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-- Posted: Sept. 21, 1999

Dorothy Rosen -- The Dollar Diva Ask the Dollar Diva

Where do I stash my emergency cash?

Dear Dollar Diva,
I have approximately $2,500 in a savings account that earns minimal interest. Generally, I don't touch this money unless I get in a bind. For instance, I pulled $500 out a few months back because I needed to pay a first- and last-month's rent when I moved. I want quick access to the money if I need it, but I'm wondering what I can do to make this money earn more than just a few dollars a month. I already have an investment account but no certificates of deposit or individual retirement accounts.

Dear Brian,
Take $100 out of your wallet and burn it. That's how much you're throwing away every year by keeping your money in a minimal-interest savings account. That being said, where do you stash your short-term cash? Here are three better choices for your emergency stash: taxable money market mutual funds, U.S. Series I bonds and certificates of deposit.

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Taxable money market mutual funds
You can think of them as low risk mutual funds. They're not 100 percent risk free, but they're safe enough. The Securities and Exchange Commission regulates these funds and limits the kinds of investments fund managers can make -- primarily U.S. Treasury issues, and other securities carrying the highest credit ratings.

You can get money market funds made up of U.S. government securities, but the cost in lost yield outweighs the benefit of the minuscule increase in safety.

You can also get tax-exempt money market funds, which only make sense if you are in a very high tax bracket or have very high state income-tax rates.

What should you look for when shopping for a fund?

  • Low management fees. You want to pay less than 1 percent.
  • An initial minimum deposit between $1,000 and $5,000 will probably be required. Find out if there's a penalty for letting the balance drop below the minimum initial deposit, or some other figure. The lower that figure, the better.
  • Watch out for fees for check-writing privileges or electronic transfers from the fund to your checking account. Avoid them.
  • What's the minimum check size? Expect it to be between $100 and $500.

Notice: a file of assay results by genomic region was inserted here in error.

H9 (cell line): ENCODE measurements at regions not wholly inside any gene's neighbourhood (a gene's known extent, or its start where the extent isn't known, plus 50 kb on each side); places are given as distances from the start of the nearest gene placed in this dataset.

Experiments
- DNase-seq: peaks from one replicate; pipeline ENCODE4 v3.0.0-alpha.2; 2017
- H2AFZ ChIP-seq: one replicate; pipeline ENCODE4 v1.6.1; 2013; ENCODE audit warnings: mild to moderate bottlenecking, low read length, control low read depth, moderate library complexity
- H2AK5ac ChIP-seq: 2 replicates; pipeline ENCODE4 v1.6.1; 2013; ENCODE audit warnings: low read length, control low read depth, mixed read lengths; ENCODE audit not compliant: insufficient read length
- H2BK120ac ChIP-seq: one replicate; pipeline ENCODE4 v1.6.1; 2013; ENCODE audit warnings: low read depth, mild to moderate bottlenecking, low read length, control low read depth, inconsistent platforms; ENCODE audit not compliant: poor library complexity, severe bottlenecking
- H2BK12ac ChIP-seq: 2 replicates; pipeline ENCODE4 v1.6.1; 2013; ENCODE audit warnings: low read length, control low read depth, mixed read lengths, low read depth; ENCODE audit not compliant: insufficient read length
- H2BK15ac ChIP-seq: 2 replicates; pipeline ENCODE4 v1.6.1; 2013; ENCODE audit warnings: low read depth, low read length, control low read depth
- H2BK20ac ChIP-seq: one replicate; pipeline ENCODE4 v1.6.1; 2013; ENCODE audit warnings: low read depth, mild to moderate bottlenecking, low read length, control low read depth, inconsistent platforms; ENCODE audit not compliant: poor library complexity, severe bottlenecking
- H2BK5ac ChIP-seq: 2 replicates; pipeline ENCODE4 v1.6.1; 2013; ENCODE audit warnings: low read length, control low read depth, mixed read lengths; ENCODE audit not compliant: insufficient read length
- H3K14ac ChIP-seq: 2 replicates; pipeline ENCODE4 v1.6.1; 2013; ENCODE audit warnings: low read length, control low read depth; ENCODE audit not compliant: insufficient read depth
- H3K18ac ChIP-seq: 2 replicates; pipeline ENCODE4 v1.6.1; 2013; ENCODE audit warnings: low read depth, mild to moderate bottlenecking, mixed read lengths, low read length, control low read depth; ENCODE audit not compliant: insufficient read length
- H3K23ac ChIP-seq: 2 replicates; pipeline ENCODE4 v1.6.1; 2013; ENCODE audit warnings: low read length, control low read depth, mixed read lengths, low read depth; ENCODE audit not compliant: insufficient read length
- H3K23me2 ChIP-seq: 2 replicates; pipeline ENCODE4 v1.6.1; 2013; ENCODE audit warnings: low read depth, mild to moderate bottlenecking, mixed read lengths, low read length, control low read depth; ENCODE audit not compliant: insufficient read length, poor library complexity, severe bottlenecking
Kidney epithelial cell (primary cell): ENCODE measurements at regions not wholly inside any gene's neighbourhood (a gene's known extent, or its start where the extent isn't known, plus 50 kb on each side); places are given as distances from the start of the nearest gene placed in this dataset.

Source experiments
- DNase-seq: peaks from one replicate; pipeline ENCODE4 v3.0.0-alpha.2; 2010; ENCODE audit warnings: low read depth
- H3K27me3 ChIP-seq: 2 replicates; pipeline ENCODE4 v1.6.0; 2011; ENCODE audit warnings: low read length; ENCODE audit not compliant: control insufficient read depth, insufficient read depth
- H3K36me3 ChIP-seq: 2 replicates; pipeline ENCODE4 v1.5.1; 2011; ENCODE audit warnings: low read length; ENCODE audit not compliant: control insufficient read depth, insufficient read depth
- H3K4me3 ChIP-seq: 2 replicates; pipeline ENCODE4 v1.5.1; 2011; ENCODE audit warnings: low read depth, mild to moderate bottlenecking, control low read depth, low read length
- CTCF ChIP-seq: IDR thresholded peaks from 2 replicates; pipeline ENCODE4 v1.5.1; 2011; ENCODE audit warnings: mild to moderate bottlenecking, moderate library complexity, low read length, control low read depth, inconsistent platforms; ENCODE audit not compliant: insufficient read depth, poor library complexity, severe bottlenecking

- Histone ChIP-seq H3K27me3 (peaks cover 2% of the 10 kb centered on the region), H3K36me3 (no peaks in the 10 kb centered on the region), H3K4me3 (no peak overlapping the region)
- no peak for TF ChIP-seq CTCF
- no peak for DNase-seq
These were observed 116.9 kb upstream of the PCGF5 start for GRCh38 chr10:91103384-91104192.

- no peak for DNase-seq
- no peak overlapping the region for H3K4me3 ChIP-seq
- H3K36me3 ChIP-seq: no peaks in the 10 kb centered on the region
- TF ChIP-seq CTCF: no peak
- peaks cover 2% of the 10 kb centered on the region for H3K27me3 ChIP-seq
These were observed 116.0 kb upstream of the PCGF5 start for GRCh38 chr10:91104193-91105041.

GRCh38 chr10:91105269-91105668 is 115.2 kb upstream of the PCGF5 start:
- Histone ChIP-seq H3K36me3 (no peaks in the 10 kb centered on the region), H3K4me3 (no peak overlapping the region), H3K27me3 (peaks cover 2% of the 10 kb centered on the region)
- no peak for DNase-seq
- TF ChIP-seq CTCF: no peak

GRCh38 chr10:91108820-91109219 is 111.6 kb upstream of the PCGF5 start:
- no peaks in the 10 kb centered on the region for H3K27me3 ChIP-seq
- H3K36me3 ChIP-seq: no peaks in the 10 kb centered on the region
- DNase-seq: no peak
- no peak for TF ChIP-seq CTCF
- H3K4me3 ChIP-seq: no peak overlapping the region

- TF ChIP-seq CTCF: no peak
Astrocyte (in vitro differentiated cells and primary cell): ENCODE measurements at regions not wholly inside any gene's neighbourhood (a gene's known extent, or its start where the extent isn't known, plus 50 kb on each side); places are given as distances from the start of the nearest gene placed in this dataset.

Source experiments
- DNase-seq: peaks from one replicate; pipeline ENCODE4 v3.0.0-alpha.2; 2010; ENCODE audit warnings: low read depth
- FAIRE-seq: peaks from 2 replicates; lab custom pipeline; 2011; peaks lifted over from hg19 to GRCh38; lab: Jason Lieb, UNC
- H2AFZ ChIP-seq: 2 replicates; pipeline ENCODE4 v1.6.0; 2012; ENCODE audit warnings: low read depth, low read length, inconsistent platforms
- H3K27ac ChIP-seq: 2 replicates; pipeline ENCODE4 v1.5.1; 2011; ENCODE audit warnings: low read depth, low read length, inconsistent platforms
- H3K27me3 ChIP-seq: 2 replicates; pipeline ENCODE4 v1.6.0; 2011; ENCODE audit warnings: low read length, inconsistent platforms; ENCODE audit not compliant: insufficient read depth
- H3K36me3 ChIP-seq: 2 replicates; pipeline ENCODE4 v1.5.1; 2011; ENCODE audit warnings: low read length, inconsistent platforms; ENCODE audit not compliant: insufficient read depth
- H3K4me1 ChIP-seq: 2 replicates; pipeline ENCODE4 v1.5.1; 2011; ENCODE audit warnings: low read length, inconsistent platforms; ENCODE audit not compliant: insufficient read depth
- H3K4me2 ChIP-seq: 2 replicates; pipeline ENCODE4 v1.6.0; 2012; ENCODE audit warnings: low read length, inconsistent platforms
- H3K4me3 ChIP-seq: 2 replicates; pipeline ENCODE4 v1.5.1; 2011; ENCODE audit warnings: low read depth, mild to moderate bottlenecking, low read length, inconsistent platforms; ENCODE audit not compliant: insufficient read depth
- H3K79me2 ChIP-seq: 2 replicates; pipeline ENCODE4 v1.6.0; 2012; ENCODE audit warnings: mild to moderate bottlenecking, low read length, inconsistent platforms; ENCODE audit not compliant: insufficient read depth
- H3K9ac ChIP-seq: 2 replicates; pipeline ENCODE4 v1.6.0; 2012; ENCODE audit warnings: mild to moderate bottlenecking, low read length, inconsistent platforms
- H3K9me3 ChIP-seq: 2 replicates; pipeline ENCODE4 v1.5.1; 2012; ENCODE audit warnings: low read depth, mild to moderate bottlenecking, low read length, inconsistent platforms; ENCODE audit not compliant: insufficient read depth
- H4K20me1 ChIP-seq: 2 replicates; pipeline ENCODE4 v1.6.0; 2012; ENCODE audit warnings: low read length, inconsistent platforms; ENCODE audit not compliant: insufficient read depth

• Do you want a "sweep" account? You have an investment account now -- would you like to be able to "sweep" money in and out of this account when you buy and sell securities?
  • Expect a yield that is more than a short-term CD (three to six months) and less than a long-term CD or Series I bond.

You've got to shop around. Large, reputable financial institutions are your best bet. They are a good place to start.

Like any other mutual fund, you want to read the prospectus before you part with your money. Many investment companies will let you download prospectuses right from their Web sites. If you use an investment firm, talk to someone there or visit the company's Web site to see what it has to offer.

U.S. Series I bonds
The Diva likes them. Here's why:

  • They pay a very nice interest rate based on a fixed rate and an adjustment for inflation. The inflation portion of the interest adjusts every six months, based on the Consumer Price Index for all Urban Consumers. Visit the U.S. Treasury Department's Web site for current rates.
  • You can buy I bonds at face value in denominations of $50, $75, $100, $200, $500, $1,000, $5,000 and $10,000. So you could buy five $500 I bonds with your $2,500 cash.
  • Most local banks sell them. They help you fill out the purchase order, and the bonds are mailed to you within three weeks. You can also buy them online.
  • Most local banks redeem them on the spot.
  • There is nothing safer than U.S. savings bonds.
  • You don't pay tax on the earnings until you cash in the bond.
  • The interest on savings bonds is exempt from state and local income taxes.
  • The interest is eligible for tax benefits when used for qualified education expenses.

We all know there is no free lunch in this world, so here are the very small down sides:

  • You must hold the bonds for six months before you can redeem them.
  • If you redeem the bonds during the first five years, there is a penalty equal to three months of interest. If you redeem a $500 bond early, and it's earning 5 percent a year, the penalty is $6.25. That's no biggie.

Certificates of deposit
CDs generally offer a higher return than savings accounts and bank money market accounts, but a lower rate than Series I bonds. They're insured by the Federal Deposit Insurance Corporation for $100,000 per bank.

Here's what you need to consider:

  • CD terms run from three months to about five years.
  • The minimum deposit for a short-term CD generally runs from $500 to $2,500, but can be higher or lower.
  • Rates and penalties for early distribution vary by institution.
  • You can make the terms work for you by buying a three-month, $500 CD each month until your $2,500 is used up. This will take five months. Within three months, you'll be on a schedule of a CD maturing every month.
  • Check Bankrate.com for up-to-the-minute rates on high-yielding CDs.
  • What's the worst thing that can happen? An emergency comes up and you have to redeem one early and pay an early withdrawal penalty. Not so bad.

You mention individual retirement accounts in your question, but it's not related. We're talking here about a safe, accessible place to put the cash you've accumulated for short-term needs. The Roth is a long-term, retirement instrument.

-- Updated: Nov. 20, 2002

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